• Emac||

    I'd laugh about this if it didn't happen in the country I lived in.

    Let's see, lefty kook gets into to bed with govt. to get a regulatory advantage against larger/richer/gaia hating/evil competitors. It doesnt quite work out as planned.

    Who said there's no justice in the world.

  • Ben||

    Many of the toys Gold sells are made from wood pulled out of a local forest by Amish men using horses, so that no machines are employed in the making of the products.



    Harnesses are machines, as are ropes, levers, axes and saws. Which in turn are typically made by other machines. Horses and people are machines, for that matter. What are these wood toys shaped with, good intentions? No machines, my aching arse.

    Will the idiocy of the touchy-feely crowd never end?

  • ||

    How many Republican members of the House voted against CPSIA? Exactly one. And that one was Ron Paul.

  • Art-P.O.G.||

    Harnesses are machines, as are ropes, levers, axes and saws.

    Well, technically, they're tools (except the lever), 'cause I think you have to combine at least two tools to make a machine (or something).

  • Kate the Great||

    "Self reliance is the one thing that has changed over the years from generation to generation."

    QFT

  • ||

    How many Republican members of the House voted against CPSIA? Exactly one. And that one was Ron Paul.



    And the Senate was DeMint, Coburn, and John Kyl who voted against it.

    I suppose some of the other Republicans get some sort of "smarter moron" awards for at least being willing to change the law now that they've actually read it and/or realized how stupid it is and/or the hysteria has passed.

  • Colonel_Angus||

    "The new requirements are easy for big manufacturers to meet but are impossibly onerous for small domestic toymakers."

    As with almost every industrial regulation.

    "What it looks like is that our needs are largely being responded to by Republicans. Most of the people in the Homemade Toy Alliance are probably more aligned with the Democratic side. And people in the Homemade Toy Alliance kind of like the things that these consumer groups are touting, like safer products and natural things." But now she finds herself in this "weird alliance."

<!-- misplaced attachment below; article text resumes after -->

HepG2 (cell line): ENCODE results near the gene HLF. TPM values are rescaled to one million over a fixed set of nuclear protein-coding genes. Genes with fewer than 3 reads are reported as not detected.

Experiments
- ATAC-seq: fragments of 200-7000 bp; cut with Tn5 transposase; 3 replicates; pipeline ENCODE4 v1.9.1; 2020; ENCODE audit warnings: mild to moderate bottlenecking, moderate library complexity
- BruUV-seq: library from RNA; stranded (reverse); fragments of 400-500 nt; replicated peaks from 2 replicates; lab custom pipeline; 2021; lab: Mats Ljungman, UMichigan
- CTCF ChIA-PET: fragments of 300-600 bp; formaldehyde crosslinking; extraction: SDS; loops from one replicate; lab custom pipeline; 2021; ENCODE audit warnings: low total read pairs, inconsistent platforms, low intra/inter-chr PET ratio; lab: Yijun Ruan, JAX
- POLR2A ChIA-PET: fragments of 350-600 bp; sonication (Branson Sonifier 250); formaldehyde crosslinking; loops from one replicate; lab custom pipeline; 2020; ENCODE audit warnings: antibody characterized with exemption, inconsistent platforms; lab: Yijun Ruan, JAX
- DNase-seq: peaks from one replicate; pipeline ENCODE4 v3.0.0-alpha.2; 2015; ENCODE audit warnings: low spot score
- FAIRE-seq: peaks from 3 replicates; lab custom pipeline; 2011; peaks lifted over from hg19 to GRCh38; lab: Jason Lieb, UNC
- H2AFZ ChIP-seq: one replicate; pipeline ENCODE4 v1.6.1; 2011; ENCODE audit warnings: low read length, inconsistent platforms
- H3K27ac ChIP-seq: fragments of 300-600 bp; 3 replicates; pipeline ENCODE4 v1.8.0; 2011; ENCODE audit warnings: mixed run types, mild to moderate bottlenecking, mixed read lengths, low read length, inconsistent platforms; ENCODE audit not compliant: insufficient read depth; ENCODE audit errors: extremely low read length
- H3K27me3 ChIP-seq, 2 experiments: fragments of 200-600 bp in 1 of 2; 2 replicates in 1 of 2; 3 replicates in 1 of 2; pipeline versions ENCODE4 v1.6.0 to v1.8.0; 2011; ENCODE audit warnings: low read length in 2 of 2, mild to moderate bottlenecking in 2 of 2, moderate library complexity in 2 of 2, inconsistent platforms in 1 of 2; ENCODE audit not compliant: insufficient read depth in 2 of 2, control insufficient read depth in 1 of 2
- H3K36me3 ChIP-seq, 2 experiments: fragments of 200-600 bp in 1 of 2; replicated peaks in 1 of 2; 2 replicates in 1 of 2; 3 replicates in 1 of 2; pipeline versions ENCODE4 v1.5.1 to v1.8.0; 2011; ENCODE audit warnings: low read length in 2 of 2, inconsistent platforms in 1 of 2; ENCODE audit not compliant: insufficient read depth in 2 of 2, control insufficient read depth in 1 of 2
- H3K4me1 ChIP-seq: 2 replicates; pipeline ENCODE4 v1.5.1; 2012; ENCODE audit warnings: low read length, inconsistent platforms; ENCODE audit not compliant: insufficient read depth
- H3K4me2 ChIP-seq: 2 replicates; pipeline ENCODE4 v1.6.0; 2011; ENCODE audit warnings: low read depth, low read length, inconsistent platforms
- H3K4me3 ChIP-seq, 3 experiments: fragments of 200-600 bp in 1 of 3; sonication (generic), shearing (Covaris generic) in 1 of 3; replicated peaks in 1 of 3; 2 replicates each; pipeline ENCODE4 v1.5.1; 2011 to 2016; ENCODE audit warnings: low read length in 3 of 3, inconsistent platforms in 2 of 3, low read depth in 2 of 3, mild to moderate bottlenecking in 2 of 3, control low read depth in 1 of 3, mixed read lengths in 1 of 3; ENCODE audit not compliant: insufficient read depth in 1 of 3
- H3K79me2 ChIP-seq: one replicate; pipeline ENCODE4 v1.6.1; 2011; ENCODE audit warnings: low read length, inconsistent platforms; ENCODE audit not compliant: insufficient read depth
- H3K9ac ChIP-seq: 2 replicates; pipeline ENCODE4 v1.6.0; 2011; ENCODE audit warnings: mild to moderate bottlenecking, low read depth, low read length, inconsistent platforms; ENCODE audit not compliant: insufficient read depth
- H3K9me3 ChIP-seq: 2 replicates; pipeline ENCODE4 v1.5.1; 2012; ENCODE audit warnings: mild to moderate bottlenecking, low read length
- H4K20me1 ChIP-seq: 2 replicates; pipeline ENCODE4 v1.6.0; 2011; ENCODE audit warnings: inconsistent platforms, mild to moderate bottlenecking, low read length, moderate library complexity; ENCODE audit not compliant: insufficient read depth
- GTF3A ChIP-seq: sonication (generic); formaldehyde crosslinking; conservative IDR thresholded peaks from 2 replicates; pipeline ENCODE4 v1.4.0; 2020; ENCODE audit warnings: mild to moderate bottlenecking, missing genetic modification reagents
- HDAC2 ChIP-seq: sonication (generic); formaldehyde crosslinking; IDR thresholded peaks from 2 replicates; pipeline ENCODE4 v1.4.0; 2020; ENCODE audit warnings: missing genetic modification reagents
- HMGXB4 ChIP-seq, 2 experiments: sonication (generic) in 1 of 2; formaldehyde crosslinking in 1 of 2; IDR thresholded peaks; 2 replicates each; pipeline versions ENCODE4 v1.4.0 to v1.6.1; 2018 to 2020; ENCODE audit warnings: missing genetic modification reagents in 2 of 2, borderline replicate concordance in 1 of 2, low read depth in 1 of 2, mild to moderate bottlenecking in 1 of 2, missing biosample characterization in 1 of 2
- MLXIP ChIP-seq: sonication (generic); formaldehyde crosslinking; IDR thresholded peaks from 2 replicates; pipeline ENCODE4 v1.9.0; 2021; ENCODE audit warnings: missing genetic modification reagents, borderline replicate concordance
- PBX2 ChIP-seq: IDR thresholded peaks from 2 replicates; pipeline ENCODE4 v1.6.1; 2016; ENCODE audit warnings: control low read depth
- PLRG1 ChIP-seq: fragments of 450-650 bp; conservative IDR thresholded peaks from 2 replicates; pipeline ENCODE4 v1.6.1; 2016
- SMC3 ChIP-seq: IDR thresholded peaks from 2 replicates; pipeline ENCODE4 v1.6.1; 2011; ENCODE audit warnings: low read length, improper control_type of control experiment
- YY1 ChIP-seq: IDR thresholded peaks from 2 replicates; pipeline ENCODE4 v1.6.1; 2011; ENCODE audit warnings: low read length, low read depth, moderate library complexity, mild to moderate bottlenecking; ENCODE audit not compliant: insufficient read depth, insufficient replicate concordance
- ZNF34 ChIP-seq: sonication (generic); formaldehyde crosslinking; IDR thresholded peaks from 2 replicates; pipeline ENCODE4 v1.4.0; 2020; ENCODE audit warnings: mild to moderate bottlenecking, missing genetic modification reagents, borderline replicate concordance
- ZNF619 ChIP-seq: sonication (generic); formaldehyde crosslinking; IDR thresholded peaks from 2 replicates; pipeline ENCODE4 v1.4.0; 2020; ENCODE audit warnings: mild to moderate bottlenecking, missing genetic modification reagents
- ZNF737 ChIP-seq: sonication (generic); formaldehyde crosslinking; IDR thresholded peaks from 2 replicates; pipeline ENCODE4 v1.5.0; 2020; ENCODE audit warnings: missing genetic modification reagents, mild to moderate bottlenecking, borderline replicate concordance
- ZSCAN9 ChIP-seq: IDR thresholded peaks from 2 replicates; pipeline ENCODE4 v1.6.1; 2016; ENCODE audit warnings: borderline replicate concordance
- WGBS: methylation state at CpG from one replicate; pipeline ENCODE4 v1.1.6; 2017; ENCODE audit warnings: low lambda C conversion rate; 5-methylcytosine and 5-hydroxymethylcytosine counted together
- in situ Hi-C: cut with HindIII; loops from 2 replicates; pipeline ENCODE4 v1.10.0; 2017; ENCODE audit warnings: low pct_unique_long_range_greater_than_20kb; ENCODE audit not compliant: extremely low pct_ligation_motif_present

Justice.

    "If this law had been applied to the food industry, every farmers market in the country would be forced to close while Kraft and Dole prospered."

    Coming soon?

  • Griffin3||

    It's here, in the form of the FMSA, HR-875. It's still in committee, although the hearing they have had addressed exactly zero of the citizen concerns. There are a lot of sites saying that it doesn't apply to home gardens, except for the minor detail that if you read the law, it does. Commerce clause, it's a bitch.

    And don't forget the NAIS; It's full of exceptions for the small farmer, as long as you are farming dogs, cats, or rabbit. Got a few untagged chickens in the back pen? $5000 fine.

    So, go down to the corner, out where the guy sells the honey out of the back of the pickup truck, you know, the good stuff he gets from his own hives. Enjoy it, 'cause from now on you will have to eat the same homogenized fructose-enhanced pseudo-honey they sell to the folks in the cities.

    Unless you want to help him put a RFID chip on each of his bees ...

  • ||

    Actually, this *is* a Republican pro-business piece of fuckery.

    But it doesn't have anything to do with lawsuits. No, it's more about tariffs. See, business hate hate doublehate flames-on-the-side-of-my-face *HATE* the concept of tariffs, or any sort of barrier to "trade" (read: making cheap shit in Chinese sweatshops). So they're going to do their damndest to make sure that any notion of "tariffs" is buried deeper than Jimmy Hoffa.

    But safety regulations, now...that's a different story. Because how do you argue *against* safety? I mean, what, you're pro-danger? You're anti-children? What kind of bastard *are* you, really, that you'd put Almighty Dollar above the health and safety of tomorrow's precious hope, the new bright young generation, the future tax base of America?

    So the safety regulation comes in, and it turns out everything has to be tested to a fare-thee-well, and that testing is expensive. In fact, it's made as expensive and difficult as possible, *and* *on* *purpose*. All you people bitching about how hard it is to meet the CPSIA requirements are missing the point. Making the requirements hard to meet is THE WHOLE IDEA.

    That's why you see stuff like "oh we won't enforce it on (someone local)". It's because this isn't a safety thing. This is a tariff. In practice, it's an import duty on goods manufactured overseas.

    Honestly, my advice to crafters and such would be to just do what you've been doing all along. Maybe you make some nod-and-wink comments about "not intended for use by kids under 14 years old", maybe you take all the pictures of babies off your website (they aren't baby blankets, they're "pet blankets" or "novelty miniature replica quilts"), maybe you just say "fuck it" and keep on selling.

    "Oh, but my distributor says--" ah-heh excuse me, crafter says what? The internet, you're soaking in it, why do you need a distributor exactly?